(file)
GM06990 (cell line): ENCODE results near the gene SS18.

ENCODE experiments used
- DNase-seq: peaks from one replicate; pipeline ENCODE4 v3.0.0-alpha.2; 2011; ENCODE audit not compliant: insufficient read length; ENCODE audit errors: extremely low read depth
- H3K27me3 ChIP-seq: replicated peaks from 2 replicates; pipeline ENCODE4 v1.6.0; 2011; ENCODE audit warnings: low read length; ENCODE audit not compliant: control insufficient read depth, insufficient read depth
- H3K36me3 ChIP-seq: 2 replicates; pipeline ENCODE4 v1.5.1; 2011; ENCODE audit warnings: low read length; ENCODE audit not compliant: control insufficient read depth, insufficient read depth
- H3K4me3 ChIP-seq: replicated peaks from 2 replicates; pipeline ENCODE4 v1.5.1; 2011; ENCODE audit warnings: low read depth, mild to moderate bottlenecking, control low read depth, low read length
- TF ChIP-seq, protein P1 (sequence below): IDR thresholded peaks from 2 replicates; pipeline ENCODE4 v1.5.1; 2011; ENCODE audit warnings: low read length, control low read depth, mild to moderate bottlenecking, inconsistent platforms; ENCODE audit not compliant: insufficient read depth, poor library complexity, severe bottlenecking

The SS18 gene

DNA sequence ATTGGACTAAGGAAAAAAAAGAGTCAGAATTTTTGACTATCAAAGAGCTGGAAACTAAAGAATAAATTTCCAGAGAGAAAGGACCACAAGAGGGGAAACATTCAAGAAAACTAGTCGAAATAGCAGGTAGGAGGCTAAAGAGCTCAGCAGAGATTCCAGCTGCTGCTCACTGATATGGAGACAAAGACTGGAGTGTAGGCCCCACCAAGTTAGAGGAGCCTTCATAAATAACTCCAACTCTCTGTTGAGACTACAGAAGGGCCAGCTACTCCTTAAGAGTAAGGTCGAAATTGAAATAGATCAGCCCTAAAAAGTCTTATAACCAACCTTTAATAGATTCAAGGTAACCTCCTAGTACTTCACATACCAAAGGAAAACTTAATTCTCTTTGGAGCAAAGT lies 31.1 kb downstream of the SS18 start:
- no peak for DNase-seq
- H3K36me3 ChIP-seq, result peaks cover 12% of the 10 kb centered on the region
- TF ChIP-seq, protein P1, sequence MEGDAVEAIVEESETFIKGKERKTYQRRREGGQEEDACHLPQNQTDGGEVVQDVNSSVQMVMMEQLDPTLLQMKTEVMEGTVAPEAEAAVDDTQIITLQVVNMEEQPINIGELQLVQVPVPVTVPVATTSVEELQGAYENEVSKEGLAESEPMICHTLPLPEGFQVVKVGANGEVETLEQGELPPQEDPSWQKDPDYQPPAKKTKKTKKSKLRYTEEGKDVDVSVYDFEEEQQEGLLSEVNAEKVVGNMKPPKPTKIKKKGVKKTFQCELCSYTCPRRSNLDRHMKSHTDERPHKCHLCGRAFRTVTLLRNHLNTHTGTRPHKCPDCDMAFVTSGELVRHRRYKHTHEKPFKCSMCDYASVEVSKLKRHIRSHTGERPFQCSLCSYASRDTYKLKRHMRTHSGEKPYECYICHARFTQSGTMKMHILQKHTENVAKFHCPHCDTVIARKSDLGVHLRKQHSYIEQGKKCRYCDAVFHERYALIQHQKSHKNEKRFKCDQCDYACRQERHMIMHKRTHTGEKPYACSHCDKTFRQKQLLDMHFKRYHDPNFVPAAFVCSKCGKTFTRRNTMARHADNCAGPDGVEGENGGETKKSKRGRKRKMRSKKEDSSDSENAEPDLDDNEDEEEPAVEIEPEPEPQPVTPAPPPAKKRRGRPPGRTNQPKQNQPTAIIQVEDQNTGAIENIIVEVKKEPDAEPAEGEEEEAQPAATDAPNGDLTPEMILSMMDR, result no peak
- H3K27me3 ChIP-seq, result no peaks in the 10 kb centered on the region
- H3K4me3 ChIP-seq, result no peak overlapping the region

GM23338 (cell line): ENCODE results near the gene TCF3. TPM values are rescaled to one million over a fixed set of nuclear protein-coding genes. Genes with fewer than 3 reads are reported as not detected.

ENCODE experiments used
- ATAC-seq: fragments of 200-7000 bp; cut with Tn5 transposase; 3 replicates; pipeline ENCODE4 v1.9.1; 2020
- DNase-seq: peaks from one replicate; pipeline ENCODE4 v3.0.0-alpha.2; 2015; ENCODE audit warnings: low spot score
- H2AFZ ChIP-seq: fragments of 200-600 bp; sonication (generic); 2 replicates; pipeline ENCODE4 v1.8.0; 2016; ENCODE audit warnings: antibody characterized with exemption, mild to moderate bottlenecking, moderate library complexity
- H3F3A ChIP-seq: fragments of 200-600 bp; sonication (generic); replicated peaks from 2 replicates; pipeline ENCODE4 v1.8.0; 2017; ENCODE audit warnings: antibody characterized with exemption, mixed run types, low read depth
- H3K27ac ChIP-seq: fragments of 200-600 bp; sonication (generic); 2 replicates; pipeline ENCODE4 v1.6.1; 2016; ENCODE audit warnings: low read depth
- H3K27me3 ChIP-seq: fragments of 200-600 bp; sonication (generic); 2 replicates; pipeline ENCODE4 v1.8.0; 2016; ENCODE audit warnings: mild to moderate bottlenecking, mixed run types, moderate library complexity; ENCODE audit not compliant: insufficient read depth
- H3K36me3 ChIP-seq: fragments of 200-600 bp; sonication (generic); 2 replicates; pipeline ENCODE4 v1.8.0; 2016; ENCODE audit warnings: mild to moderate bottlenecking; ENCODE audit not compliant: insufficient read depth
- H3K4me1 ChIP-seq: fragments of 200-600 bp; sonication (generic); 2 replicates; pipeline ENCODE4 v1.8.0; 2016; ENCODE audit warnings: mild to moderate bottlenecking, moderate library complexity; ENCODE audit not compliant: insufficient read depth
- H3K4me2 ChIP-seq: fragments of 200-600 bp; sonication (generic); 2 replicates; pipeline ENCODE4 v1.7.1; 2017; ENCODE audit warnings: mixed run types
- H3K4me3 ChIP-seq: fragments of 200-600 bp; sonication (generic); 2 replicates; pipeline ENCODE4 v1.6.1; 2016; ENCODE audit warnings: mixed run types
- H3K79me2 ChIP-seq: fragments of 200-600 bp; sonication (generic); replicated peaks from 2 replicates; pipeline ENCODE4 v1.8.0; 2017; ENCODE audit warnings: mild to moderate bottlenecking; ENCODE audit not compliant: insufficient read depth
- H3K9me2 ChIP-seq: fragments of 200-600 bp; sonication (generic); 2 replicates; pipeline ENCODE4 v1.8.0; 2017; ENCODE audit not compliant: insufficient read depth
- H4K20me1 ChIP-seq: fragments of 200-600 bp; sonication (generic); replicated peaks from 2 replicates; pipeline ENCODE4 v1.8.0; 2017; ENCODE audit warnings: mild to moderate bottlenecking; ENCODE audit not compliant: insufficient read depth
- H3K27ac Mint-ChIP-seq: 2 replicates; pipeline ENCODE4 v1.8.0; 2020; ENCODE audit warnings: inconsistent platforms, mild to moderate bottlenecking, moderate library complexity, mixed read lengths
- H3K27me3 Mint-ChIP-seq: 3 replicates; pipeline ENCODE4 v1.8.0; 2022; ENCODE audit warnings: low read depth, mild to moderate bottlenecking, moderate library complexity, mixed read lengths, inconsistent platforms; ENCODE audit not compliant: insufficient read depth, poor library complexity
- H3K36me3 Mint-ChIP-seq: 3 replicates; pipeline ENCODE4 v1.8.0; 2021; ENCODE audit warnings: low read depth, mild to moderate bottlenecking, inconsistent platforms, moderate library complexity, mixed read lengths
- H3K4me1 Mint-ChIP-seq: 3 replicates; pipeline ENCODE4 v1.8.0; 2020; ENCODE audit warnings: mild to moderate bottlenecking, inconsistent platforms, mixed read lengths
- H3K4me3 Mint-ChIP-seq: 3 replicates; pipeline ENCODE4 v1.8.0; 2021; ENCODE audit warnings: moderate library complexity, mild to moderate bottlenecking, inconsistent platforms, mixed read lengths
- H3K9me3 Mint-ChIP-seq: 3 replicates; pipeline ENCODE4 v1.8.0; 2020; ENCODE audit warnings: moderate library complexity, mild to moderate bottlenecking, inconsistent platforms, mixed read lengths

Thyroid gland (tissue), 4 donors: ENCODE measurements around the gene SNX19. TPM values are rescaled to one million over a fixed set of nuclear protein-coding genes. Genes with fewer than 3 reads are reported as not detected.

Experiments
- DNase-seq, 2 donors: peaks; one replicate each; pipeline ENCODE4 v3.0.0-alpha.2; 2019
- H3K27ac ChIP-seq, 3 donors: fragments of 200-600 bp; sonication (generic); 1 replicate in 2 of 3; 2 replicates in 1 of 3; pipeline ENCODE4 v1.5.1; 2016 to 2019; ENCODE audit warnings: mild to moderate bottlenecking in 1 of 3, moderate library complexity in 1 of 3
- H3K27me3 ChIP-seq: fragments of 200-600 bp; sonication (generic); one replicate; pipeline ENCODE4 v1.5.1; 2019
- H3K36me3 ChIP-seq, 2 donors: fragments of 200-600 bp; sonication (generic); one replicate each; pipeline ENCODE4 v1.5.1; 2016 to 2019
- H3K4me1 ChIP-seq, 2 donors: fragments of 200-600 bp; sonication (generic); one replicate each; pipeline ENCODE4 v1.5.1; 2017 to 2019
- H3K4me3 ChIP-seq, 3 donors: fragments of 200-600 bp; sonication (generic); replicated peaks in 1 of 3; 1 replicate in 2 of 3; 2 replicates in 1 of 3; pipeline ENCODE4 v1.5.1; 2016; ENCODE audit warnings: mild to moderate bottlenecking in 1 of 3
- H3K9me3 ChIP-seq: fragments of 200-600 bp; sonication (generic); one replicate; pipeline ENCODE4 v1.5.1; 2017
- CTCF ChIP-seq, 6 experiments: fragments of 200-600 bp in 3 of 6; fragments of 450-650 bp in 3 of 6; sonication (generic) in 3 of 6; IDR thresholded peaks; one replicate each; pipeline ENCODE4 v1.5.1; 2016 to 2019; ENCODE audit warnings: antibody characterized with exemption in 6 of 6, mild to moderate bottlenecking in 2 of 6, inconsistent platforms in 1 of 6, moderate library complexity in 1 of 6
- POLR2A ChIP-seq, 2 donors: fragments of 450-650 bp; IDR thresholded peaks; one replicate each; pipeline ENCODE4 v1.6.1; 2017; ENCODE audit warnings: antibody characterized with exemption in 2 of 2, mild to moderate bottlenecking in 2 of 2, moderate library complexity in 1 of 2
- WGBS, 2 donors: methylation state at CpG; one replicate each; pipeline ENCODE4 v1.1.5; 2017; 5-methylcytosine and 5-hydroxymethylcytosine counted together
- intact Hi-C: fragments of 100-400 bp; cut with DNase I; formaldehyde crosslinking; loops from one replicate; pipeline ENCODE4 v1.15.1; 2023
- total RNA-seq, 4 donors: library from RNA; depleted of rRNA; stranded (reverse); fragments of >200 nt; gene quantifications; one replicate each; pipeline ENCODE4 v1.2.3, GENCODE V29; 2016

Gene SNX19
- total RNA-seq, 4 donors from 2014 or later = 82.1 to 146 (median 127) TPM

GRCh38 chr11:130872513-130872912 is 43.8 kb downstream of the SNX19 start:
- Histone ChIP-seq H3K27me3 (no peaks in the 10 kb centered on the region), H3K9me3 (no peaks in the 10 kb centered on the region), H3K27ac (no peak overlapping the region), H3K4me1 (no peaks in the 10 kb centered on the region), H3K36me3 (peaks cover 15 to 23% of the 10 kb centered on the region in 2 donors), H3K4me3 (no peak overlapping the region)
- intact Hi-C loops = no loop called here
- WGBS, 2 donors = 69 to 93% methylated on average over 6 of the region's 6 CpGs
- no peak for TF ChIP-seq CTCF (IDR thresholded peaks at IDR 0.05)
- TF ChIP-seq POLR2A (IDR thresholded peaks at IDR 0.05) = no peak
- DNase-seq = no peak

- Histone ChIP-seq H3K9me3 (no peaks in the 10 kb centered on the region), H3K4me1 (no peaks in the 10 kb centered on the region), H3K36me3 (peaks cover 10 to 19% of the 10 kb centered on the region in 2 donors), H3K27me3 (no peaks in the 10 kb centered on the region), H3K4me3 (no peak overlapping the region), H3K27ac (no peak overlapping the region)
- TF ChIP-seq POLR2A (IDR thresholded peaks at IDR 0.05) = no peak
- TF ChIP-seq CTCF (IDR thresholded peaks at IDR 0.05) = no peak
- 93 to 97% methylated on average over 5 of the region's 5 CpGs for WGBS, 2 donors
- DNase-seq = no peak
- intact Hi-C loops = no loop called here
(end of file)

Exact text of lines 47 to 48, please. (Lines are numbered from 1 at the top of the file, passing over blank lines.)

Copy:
- WGBS, 2 donors: methylation state at CpG; one replicate each; pipeline ENCODE4 v1.1.5; 2017; 5-methylcytosine and 5-hydroxymethylcytosine counted together
- intact Hi-C: fragments of 100-400 bp; cut with DNase I; formaldehyde crosslinking; loops from one replicate; pipeline ENCODE4 v1.15.1; 2023